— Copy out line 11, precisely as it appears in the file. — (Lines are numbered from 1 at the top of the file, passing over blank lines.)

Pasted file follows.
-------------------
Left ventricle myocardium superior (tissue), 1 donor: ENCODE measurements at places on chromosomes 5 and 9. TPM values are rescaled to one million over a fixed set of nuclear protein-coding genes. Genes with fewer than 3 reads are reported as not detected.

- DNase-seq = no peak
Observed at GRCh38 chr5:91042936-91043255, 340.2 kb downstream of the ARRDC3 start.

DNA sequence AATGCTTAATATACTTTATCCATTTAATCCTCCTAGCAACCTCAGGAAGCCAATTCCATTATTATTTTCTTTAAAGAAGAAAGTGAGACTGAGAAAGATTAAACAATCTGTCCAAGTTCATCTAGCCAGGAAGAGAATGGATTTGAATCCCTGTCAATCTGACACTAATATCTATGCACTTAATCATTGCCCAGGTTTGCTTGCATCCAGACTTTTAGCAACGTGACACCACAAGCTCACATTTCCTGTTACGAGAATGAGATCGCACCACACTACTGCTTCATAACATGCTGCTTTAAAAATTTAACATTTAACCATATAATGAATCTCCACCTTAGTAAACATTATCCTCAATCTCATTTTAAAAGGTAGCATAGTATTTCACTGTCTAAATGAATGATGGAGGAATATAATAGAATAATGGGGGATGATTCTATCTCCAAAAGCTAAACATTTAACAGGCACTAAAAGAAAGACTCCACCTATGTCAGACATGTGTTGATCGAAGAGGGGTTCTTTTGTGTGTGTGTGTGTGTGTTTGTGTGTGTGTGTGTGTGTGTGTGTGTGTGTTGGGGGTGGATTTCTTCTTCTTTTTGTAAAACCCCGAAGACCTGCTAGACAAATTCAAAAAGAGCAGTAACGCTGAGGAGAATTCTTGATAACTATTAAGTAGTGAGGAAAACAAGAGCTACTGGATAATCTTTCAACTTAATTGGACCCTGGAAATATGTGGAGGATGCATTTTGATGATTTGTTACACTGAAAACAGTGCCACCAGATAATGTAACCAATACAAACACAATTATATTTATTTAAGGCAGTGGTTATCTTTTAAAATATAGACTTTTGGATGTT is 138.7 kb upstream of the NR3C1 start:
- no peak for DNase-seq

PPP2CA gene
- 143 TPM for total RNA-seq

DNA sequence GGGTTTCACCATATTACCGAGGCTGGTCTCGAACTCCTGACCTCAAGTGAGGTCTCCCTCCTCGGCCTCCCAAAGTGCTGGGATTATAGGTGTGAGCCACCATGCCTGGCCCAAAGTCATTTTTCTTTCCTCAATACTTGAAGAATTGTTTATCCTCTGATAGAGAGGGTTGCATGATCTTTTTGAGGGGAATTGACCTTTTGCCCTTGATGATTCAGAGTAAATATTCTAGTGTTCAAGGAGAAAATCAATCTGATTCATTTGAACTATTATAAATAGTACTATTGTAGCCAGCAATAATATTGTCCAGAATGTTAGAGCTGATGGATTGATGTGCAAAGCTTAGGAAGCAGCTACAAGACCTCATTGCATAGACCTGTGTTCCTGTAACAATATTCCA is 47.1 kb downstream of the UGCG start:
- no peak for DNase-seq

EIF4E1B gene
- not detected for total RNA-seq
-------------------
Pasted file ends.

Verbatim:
- not detected for total RNA-seq